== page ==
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By: Hillary Delaney
The year 1911 marked the earliest ever use of a motor vehicle in the commission of a crime, according to author Richard Parry in his book The Bonnot Gang. Brian Burrough, the author of Public Enemies: America's Greatest Crime Wave and the Birth of the FBI, gives the year 1915, for the first automobile used in an American bank robbery . There are many more examples, dating from 1909 forward, with similar claims. However, it’s possible that the first documented use of what we call a “getaway car” in a bank robbery may have occurred in our own Florence.
The Florence Deposit Bank opened for business in 1904, and was a successful endeavor by all accounts. The news of our growing community and its rapidly filling bank vault must have reached the ears of criminals in the area. On November 8, 1907, the “getaway car” may have made its debut in Florence, a dubious distinction.
At about 1:30 AM, on that November night, Miss Amanda Murray noticed a light in the bank and alerted her brother, James Murray, who was the Florence Postmaster. Murray quickly retrieved his weapon and roused the local priest, Father William Kathman, who also came armed to the scene. Suddenly, there was an audible explosion; adding urgency to the need to investigate the suspicious activity at the bank. Some news accounts describe a larger group of citizens, indicating others may have joined Murray and Fr. Kathman along the way.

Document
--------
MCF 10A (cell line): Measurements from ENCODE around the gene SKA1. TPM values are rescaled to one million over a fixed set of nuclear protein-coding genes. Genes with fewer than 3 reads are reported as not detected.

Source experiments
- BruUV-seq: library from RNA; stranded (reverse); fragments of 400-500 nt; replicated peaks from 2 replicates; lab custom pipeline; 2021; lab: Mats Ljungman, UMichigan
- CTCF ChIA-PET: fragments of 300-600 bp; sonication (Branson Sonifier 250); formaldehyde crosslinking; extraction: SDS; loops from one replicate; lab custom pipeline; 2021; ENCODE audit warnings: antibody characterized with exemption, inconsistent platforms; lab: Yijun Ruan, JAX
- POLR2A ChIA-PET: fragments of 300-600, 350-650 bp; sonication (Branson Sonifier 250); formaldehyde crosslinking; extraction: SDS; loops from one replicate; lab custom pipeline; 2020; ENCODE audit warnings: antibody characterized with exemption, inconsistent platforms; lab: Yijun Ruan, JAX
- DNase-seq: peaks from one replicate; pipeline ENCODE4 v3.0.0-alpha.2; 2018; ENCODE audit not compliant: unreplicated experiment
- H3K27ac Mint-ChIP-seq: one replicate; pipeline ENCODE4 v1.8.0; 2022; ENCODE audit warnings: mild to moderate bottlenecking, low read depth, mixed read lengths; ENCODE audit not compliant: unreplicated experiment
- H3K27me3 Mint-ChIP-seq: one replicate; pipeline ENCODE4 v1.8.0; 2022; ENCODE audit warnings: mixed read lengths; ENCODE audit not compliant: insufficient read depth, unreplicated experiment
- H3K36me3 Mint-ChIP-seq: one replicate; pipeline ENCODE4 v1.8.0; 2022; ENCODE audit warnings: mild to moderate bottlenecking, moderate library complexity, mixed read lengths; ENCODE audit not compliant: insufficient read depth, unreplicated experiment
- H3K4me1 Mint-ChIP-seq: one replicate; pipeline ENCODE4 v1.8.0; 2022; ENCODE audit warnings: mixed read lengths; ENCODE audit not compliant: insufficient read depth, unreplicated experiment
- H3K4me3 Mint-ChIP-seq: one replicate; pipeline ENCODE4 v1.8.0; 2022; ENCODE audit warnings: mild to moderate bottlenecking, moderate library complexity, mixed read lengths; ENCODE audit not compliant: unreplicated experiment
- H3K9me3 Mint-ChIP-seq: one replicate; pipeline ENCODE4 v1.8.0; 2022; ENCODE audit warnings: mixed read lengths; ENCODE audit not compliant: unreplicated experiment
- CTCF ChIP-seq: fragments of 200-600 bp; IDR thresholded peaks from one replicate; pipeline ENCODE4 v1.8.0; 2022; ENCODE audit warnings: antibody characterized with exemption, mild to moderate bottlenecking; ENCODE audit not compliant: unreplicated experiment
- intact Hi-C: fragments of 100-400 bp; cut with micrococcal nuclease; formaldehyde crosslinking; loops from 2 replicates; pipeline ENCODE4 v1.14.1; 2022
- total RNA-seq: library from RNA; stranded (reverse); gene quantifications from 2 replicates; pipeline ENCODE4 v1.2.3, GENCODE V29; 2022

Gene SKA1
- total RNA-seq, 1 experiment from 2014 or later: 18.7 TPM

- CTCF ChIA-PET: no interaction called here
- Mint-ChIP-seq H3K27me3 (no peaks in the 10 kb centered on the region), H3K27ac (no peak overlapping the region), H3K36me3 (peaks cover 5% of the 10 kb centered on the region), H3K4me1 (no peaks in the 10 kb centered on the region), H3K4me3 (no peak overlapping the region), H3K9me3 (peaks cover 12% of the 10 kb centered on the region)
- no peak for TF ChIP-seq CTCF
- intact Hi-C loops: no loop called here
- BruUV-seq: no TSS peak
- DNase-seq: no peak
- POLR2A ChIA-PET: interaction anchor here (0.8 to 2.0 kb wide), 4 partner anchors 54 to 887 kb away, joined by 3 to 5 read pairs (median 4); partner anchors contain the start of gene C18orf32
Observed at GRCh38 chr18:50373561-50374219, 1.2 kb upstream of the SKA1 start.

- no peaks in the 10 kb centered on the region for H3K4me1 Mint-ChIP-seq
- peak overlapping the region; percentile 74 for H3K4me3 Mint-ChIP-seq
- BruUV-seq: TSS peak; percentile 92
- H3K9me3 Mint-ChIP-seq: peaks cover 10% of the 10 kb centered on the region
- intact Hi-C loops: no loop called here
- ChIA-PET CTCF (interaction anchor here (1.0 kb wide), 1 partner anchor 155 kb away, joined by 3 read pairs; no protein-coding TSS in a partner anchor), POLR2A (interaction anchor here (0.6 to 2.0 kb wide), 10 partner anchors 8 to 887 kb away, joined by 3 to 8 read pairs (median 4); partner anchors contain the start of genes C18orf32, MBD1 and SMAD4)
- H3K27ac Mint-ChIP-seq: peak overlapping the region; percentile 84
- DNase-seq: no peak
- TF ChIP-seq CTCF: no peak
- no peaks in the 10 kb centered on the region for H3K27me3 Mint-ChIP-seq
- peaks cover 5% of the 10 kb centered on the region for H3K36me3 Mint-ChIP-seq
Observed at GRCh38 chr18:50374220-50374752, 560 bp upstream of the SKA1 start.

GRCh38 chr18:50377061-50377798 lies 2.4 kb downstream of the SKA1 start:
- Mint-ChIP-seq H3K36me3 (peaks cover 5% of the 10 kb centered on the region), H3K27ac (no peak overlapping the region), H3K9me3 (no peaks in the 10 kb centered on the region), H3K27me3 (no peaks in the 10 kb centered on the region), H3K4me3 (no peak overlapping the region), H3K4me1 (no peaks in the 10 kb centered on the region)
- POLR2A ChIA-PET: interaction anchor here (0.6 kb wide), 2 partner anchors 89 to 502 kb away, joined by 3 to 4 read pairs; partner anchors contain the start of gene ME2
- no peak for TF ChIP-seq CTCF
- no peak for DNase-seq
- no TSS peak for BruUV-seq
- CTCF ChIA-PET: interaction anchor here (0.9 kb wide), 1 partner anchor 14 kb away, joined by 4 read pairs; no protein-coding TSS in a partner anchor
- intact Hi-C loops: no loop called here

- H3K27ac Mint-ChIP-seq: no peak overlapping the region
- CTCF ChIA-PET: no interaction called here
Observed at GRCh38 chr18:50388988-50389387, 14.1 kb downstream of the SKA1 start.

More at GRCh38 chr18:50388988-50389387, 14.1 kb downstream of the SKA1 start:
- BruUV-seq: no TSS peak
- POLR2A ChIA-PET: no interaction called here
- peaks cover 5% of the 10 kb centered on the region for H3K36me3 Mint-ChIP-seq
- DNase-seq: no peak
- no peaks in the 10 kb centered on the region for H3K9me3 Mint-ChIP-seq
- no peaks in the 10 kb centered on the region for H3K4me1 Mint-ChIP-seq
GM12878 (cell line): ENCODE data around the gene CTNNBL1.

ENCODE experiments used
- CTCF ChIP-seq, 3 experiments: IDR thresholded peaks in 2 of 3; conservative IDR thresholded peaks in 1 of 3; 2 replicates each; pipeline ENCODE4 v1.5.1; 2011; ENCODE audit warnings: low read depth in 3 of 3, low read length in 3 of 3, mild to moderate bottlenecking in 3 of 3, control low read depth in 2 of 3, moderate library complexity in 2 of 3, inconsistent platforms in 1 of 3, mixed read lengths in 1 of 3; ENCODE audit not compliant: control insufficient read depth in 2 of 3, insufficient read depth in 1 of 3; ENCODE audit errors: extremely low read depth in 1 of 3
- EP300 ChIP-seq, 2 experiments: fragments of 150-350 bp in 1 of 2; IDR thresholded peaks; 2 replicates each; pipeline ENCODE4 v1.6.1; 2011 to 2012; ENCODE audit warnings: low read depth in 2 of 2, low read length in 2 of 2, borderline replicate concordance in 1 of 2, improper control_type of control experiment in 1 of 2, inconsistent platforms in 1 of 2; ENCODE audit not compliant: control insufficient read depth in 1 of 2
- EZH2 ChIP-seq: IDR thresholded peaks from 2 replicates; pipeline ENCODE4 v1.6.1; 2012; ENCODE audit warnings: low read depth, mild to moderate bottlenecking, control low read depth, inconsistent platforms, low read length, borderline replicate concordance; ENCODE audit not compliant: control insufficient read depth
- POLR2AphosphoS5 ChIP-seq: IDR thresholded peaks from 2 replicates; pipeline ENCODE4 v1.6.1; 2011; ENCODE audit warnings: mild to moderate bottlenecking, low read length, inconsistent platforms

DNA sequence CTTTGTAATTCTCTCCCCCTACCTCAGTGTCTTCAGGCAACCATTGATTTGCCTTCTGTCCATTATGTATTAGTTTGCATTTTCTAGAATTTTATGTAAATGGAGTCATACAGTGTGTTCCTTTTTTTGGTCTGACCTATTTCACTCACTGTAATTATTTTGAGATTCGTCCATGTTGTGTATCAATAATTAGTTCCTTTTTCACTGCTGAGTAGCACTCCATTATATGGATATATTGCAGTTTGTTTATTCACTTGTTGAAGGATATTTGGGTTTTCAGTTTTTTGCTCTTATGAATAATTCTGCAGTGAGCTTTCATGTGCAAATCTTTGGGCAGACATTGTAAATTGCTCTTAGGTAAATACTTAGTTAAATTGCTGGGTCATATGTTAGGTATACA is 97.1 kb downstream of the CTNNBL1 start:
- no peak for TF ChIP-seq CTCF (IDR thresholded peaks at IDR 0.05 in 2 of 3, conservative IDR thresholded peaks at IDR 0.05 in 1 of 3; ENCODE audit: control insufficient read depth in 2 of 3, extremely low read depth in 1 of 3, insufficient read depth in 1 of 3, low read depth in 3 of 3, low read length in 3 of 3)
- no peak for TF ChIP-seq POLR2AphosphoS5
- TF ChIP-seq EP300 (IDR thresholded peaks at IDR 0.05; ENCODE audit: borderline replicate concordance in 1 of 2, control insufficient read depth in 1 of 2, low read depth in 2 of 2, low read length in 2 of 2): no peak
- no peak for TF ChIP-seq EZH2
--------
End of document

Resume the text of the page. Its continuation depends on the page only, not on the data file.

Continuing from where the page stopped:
Upon approaching the bank, the posse of concerned Florence residents were confronted with an unusual sight: a big red automobile. The first car arriving in Boone County was revealed in Burlington in 1901, but they were still quite rare locally, so this was something of an oddity to our citizens. This particular large vehicle was in the possession of some well-dressed rapscallions, with evil intentions for our little bank.
The group of would-be bank robbers, who numbered at around five or six, had used dynamite to blow a hole in the rear wall of the bank. Before they could crack the safe, however, the party of citizens arrived and the two groups exchanged fire. No one was wounded, and the bandits sped away, empty-handed. According to news reports, one man was called “Bill” by a fellow bandit, and one of the gentlemen wore a “silk opera hat” but they were never identified or apprehended. The Paducah Evening Sun of 9 November 1907, reported that they may also have attempted to hit the Petersburg bank, again unsuccessfully, before heading across the river to Cincinnati, in the first getaway car on record…..so far.